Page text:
Selecting the Heat Exchanger Model
You can specify the model for your heat exchanger by selecting the ntu-model or the simple-effectiveness-model from the Heat Transfer Model drop-down list in the Model Data tab.
Specifying the Auxiliary Fluid Properties and Conditions
To define the auxiliary fluid properties and conditions, you will specify the Auxiliary Fluid Flow Rate ( ) in the Auxiliary Fluid tab. The properties of the auxiliary fluid can be specified using the Auxiliary Fluid Properties Method drop-down list. You can choose a Constant Specific Heat ( ) and set the value in the Auxiliary Fluid Specific Heat field below, or as a user-defined function for the enthalpy using the User Defined Enthalpy option and selecting the corresponding UDF from the Auxiliary Fluid Enthalpy UDF drop-down list.
Setting the Pressure-Drop Parameters and Effectiveness
The pressure drop parameters and effectiveness define the Core Porosity Model. If you would like FLUENT to set the porosity of this a heat exchanger zone using a particular core model, you can select the appropriate model. This will automatically set the porous media inputs. There are three ways to specify the Core Porosity Model parameters:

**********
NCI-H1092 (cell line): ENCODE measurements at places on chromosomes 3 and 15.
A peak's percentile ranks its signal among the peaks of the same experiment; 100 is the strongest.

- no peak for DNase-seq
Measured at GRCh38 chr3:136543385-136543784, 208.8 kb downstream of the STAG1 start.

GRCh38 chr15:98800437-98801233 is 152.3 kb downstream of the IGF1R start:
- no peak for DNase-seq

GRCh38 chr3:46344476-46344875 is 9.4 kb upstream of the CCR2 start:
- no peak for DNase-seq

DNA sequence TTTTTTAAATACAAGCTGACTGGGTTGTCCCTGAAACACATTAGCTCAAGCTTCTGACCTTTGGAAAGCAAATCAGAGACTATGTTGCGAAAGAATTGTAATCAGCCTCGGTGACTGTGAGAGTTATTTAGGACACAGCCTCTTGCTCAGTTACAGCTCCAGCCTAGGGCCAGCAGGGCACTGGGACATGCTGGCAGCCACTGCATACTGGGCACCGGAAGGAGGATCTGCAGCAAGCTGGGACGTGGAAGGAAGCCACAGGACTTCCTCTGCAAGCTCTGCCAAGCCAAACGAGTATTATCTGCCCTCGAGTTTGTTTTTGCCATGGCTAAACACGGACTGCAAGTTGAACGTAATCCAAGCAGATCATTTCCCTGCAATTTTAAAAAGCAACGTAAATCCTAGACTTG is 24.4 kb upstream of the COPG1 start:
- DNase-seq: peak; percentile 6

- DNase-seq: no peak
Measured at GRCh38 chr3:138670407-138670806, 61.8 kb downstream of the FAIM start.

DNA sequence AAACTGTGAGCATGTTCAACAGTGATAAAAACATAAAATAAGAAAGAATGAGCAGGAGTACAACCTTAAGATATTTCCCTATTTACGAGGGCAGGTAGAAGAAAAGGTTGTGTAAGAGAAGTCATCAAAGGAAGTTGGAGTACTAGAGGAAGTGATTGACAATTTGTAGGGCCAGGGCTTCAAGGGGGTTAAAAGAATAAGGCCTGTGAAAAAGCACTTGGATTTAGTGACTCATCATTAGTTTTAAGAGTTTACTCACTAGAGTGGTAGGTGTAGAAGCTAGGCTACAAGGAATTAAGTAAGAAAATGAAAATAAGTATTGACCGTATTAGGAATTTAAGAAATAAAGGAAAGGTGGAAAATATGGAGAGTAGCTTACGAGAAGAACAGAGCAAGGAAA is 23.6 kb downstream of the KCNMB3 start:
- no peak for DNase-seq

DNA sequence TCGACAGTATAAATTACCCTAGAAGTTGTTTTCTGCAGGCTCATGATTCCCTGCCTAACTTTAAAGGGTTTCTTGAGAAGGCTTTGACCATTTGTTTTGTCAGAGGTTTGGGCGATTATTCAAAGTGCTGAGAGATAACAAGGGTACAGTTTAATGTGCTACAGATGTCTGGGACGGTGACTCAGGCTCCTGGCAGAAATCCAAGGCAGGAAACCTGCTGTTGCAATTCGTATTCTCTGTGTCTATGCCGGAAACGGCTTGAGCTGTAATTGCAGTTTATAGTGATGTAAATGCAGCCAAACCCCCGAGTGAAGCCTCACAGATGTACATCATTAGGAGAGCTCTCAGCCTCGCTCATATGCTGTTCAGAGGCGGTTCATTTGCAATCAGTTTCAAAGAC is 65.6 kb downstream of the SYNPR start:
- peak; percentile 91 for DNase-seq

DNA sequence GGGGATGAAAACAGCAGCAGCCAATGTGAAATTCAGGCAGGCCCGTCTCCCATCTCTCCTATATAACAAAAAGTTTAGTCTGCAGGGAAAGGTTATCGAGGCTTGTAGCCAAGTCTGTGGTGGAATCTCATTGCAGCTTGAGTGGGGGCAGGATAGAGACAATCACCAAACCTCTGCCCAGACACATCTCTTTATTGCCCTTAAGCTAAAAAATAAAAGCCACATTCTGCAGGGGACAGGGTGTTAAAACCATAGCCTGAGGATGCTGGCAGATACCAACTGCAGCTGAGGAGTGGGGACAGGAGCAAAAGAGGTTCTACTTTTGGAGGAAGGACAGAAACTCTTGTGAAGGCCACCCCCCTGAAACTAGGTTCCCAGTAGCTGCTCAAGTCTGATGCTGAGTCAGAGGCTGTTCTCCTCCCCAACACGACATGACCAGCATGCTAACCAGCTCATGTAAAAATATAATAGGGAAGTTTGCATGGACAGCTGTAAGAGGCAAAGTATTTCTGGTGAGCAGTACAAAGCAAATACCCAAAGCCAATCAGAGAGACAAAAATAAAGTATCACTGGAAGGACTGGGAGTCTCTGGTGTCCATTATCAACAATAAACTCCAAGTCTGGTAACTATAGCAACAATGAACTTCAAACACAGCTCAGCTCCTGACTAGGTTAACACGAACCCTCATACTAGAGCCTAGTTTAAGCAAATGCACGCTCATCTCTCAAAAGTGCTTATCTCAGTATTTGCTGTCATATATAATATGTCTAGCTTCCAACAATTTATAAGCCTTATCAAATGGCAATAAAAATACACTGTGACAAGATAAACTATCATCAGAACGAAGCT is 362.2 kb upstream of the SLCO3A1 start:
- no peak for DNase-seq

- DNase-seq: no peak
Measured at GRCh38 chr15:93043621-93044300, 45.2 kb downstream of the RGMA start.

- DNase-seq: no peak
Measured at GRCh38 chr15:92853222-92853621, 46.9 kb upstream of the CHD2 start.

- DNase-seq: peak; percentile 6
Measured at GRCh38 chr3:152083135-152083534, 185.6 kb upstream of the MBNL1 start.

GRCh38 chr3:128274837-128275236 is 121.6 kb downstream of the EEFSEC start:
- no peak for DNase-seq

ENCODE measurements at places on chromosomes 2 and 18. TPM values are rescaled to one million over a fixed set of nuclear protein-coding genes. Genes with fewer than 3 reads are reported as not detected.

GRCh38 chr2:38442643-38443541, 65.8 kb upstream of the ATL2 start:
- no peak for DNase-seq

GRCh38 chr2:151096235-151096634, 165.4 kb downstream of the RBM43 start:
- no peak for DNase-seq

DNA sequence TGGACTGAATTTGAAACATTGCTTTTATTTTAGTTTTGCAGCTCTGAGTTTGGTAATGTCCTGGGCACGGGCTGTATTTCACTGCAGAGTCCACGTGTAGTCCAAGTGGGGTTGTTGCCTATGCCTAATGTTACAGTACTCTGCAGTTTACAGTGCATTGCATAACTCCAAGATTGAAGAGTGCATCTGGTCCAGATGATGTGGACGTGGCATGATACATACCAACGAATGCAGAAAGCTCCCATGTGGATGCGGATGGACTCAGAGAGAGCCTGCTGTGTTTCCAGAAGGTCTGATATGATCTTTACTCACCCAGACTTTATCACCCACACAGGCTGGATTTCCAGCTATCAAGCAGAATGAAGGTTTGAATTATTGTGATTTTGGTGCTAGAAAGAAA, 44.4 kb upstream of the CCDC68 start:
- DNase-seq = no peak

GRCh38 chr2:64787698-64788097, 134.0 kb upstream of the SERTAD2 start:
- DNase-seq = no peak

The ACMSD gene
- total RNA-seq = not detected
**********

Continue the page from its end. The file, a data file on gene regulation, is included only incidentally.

If you do not choose a core porosity model, you will need to set the porosity parameters in the boundary conditions panel for the heat exchanger zone(s). To do this, follow the procedures described in Section 7.19.6.
The models you define will be saved in the case file.
Using the Default Core Porosity Model
FLUENT provides a default model for a typical heat exchanger core. To use these values, simply retain the selection of default-model in the Core Porosity Model drop-down list in the Heat Exchanger Model panel. (You can view the default parameters in the Heat Exchanger Model panel, as described below.)
The default-model core porosity model is a list of constant values from the Heat Exchanger Model panel. These constants are used for setting the porous media parameters.
Defining a New Core Porosity Model
If you want to define pressure-drop and effectiveness parameters that are different from those in the default core porosity model, you can create a new model. The steps for creating a new model are as follows:
and the Core Friction Coefficient and Core Friction Exponent ( and , respectively, in Equation 7.25-3).
Reading Heat Exchanger Parameters from an External File
You can read parameters for your Core Porosity Model from an external file. A sample file is shown below:
("modelname" (0.73 0.43 0.053 5.2 0.33 9.1 0.66))
The first entry in the file is the name of the model (e.g., modelname). The second set of numbers contains the gas-side pressure drop parameters:
To read an external heat exchanger file, you will follow these steps:
Viewing the Parameters for an Existing Core Model
To view the parameters associated with a core porosity model that you have already defined, select the model name in the Database drop-down list (in the Core Porosity Model panel). The values for that model from the database will be displayed in the Core Porosity Model panel.